I just saw an article on Edge saying the Microsoft are testing a build of IE9 for the Xbox 360. This lead me to think, maybe Microsoft’s home media hub strategy is working quite well. The infiltrated our homes as a pure gaming device, not having spent much on making the console a media centre apart from video playback from (DVD and DivX) and music playback.
Keeping things simple at the start meant that the X-Box 360 was (and still is) substantially cheaper than it’s Rival the PS3, which meant it got higher market saturation. Now that they have built up a large install base they have started adding features like Streaming Video and now a browser.
Compare and contrast this with Sony’s strategy of releasing a super expensive console with everything built into it, by gradually adding features Microsoft have sneakily put a media hub into the homes of gamers, and can now negotiate better deals with content providers as they have a large install base.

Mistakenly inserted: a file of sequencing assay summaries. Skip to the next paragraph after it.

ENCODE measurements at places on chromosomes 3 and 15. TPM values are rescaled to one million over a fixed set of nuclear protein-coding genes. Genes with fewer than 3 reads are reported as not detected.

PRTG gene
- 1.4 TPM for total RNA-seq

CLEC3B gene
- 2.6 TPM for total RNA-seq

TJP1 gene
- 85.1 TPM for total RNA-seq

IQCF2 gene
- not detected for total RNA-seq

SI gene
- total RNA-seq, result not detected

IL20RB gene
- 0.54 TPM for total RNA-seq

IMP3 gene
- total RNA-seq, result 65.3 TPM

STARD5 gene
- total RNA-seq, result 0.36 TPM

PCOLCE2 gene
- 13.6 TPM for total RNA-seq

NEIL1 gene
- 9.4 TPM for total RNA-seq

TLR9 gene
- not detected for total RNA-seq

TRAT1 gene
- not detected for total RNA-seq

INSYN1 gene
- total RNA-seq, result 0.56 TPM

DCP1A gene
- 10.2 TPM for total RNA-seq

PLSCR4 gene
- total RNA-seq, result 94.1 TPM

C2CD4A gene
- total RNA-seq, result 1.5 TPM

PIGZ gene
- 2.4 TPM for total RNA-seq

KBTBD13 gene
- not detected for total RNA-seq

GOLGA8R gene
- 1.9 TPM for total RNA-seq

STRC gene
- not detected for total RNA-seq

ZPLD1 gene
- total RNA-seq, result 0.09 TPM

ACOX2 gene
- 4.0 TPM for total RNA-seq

I own both a 360 and a PS3 and I’ll admit that the only thing I use the PS3 for it media playback (And playing Final Fantasy XIII, but that’s a different story, I initially bought the console because FF13 wasn’t going to coming out on the 360).
Now the X-Box Costs so little and Microsoft are even talking about releasing it as a subscription service ($99 for the console with a 24 month contract), it will probably live on past the release of the next version of the X-Box and continue making them money as a media hub for people who use it to consume media rather than just play games. Then when people upgrade they can take whatever media features they want with them, I doubt MS will reduce the feature set with the Next-Box 360 they’ve already got the licensing agreements, and a revenue stream.
I think it’s possible that Microsoft and Sony had a Tortoise/Hare race going with this generation of the console war, and it’s looking like Microsoft’s Tortoise strategy has has beaten Sony’s Hare brained plans…